Schizophrenia is a complex illness in which people have difficulties in their thought processes leading to hallucinations, delusions, disordered thinking and unusual speech or behaviour (known as 'psychotic symptoms')
These symptoms mean that people with schizophrenia can find it difficult to interact with others and may withdraw from everyday activities and the outside world.
Schizophrenia is not literally a 'split personality' as the name suggests, but people with schizophrenia may view the world differently from those around them. They may hear/see/smell/feel things that are not experienced by others (hallucinations), e.g. hearing voices (which tends to be the most common hallucination). They may have an unshakeable belief in things that are not true (delusions), e.g. that people are reading their minds, controlling their thoughts or plotting to harm them. As their world sometimes appears distorted by hallucinations and delusions, people with schizophrenia may feel frightened, anxious and confused. They can become so disorganized that they can feel scared themselves and can also scare those around them.
In the past, there was a polarized view of schizophrenia, with people being viewed as either ‘ill’ or ‘well’. However, the view has recently shifted to the concept of a spectrum of ‘wellness’ from acutely unwell, through various levels of functioning to ‘well’. This means that patients with schizophrenia can experience improvements, in terms of learning to cope with the illness, and achieving or regaining levels of daily functioning appropriate for them as individuals. There are various things that can help with this process, and their usefulness will vary from individual to individual.
Treatment plays a crucial role for the majority of people with schizophrenia. In addition to medication-based treatments, learning about how to deal with schizophrenia through talk therapy can also help and patient support groups are a useful source of valuable information.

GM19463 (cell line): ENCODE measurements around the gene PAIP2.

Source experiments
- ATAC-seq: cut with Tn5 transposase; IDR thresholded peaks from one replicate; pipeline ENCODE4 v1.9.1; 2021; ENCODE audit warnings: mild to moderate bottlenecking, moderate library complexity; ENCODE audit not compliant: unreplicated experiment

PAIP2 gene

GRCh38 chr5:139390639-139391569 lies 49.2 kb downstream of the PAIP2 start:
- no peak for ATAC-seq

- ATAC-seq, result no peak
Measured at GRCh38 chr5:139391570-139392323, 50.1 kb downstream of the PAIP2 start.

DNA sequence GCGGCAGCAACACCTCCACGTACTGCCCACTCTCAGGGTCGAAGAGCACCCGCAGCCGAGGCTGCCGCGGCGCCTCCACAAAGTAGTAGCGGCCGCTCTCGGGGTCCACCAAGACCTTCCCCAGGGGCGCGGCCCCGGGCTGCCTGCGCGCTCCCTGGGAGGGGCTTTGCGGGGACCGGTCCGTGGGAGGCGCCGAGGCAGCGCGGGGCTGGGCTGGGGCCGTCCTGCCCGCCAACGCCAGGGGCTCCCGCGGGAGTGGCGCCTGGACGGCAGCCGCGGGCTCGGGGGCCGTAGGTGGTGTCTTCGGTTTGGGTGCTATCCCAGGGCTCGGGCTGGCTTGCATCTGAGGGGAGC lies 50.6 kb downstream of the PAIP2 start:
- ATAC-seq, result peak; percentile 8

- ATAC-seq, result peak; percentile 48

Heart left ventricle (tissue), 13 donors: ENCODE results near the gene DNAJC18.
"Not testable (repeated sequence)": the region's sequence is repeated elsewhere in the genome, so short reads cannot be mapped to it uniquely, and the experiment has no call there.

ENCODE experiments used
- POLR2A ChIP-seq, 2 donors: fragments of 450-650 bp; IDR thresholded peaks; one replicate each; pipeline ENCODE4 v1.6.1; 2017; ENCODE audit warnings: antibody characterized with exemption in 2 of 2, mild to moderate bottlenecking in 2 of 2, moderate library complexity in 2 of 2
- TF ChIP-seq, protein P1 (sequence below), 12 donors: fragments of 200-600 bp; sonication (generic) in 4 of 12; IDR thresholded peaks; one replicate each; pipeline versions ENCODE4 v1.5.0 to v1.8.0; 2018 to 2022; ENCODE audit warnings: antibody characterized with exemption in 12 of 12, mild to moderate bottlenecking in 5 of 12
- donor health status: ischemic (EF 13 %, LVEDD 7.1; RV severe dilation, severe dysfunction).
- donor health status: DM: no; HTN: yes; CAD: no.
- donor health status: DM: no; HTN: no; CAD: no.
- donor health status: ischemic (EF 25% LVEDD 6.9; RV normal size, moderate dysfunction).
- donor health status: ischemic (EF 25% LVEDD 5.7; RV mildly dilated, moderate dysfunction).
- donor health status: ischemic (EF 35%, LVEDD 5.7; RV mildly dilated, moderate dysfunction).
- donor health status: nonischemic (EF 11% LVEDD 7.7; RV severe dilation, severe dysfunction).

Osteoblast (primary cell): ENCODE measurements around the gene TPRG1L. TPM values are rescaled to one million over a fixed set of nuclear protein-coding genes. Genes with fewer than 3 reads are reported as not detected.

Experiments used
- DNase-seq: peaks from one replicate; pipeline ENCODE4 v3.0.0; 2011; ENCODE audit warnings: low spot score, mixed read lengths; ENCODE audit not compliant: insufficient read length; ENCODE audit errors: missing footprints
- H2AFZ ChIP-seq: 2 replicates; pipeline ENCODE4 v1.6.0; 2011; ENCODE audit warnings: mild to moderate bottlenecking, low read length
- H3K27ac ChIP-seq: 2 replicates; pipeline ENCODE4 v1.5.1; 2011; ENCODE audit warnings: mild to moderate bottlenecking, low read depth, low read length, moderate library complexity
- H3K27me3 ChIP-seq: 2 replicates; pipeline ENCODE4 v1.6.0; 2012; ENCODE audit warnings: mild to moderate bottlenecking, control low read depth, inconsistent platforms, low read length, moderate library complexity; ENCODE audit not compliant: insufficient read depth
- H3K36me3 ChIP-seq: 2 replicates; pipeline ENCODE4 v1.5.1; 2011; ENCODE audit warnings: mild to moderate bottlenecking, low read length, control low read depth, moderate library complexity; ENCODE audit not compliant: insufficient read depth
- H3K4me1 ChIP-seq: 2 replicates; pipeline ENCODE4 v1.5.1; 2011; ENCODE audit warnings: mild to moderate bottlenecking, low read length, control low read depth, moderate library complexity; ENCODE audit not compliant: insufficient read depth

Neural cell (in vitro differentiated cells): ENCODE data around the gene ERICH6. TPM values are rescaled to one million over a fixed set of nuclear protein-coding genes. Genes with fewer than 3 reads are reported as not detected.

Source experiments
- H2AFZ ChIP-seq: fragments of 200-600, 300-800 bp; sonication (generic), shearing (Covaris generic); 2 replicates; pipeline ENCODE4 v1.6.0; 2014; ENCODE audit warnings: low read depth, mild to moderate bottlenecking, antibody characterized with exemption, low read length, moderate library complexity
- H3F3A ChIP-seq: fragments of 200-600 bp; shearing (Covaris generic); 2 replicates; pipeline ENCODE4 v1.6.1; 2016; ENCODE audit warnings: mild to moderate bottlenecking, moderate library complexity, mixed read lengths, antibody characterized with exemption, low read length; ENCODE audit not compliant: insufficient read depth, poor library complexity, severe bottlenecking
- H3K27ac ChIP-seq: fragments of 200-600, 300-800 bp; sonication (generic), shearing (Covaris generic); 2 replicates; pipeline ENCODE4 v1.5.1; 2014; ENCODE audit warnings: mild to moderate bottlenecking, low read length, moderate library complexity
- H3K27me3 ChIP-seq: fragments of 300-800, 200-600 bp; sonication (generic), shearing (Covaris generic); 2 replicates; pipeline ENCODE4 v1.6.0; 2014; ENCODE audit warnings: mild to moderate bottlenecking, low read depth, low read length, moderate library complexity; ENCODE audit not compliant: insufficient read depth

For some people, painting, poetry or other creative arts are fundamental tools to help them regain balance in their lives. Others find sport and keeping fit are very important to maintain their feeling of well-being. For many people, it is a combination of medication and other approaches that allows them to begin the process of getting better and to stay well.
People with schizophrenia can suffer considerable disruption in their lives. Their families and friends may also be deeply affected due to the distress of seeing the effects of the condition and the difficulties associated with supporting the patient. This can be difficult for family members, particularly when they remember how a person was before they became ill.
It is important to realize that although schizophrenia is distressing and frightening, it does not mean that people with the illness cannot have a good quality of life and possibly be in employment. Just like anybody else who has a long-term or recurring illness, people with schizophrenia can learn to manage their condition and get on with their lives.
For schizophrenia support, please contact the Schizophrenia Society of Canada at 1-800-263-5545 or at info[at]schizophrenia.ca. Yes those are [ and ] found on your computer keyboard under the equal sign.
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John has been reporting on home health care and independent living for over ten years. In addition to extensive research, John writes on important issues from personal experience.